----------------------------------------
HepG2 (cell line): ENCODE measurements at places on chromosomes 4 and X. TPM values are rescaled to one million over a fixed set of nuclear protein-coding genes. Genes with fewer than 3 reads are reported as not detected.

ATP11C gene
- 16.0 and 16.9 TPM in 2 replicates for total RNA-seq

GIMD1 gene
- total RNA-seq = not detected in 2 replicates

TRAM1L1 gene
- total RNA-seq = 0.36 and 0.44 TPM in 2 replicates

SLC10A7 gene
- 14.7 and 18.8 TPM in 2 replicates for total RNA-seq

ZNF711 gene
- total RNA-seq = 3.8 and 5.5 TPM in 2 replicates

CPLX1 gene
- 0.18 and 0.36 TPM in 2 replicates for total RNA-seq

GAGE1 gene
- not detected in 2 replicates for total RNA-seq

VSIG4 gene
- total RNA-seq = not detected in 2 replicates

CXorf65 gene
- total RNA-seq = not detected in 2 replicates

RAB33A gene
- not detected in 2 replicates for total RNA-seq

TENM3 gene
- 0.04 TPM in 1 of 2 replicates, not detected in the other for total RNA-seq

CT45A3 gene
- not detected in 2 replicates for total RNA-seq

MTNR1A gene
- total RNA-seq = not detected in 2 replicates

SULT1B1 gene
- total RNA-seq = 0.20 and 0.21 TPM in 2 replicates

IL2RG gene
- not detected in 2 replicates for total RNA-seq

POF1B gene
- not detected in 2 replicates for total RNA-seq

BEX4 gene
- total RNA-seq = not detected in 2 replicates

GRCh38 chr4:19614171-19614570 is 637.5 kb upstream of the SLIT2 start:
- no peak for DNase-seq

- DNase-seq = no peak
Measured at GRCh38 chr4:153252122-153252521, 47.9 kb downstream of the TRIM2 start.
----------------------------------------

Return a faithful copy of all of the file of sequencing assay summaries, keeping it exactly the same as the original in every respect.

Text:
HepG2 (cell line): ENCODE measurements at places on chromosomes 4 and X. TPM values are rescaled to one million over a fixed set of nuclear protein-coding genes. Genes with fewer than 3 reads are reported as not detected.

ATP11C gene
- 16.0 and 16.9 TPM in 2 replicates for total RNA-seq

GIMD1 gene
- total RNA-seq = not detected in 2 replicates

TRAM1L1 gene
- total RNA-seq = 0.36 and 0.44 TPM in 2 replicates

SLC10A7 gene
- 14.7 and 18.8 TPM in 2 replicates for total RNA-seq

ZNF711 gene
- total RNA-seq = 3.8 and 5.5 TPM in 2 replicates

CPLX1 gene
- 0.18 and 0.36 TPM in 2 replicates for total RNA-seq

GAGE1 gene
- not detected in 2 replicates for total RNA-seq

VSIG4 gene
- total RNA-seq = not detected in 2 replicates

CXorf65 gene
- total RNA-seq = not detected in 2 replicates

RAB33A gene
- not detected in 2 replicates for total RNA-seq

TENM3 gene
- 0.04 TPM in 1 of 2 replicates, not detected in the other for total RNA-seq

CT45A3 gene
- not detected in 2 replicates for total RNA-seq

MTNR1A gene
- total RNA-seq = not detected in 2 replicates

SULT1B1 gene
- total RNA-seq = 0.20 and 0.21 TPM in 2 replicates

IL2RG gene
- not detected in 2 replicates for total RNA-seq

POF1B gene
- not detected in 2 replicates for total RNA-seq

BEX4 gene
- total RNA-seq = not detected in 2 replicates

GRCh38 chr4:19614171-19614570 is 637.5 kb upstream of the SLIT2 start:
- no peak for DNase-seq

- DNase-seq = no peak
Measured at GRCh38 chr4:153252122-153252521, 47.9 kb downstream of the TRIM2 start.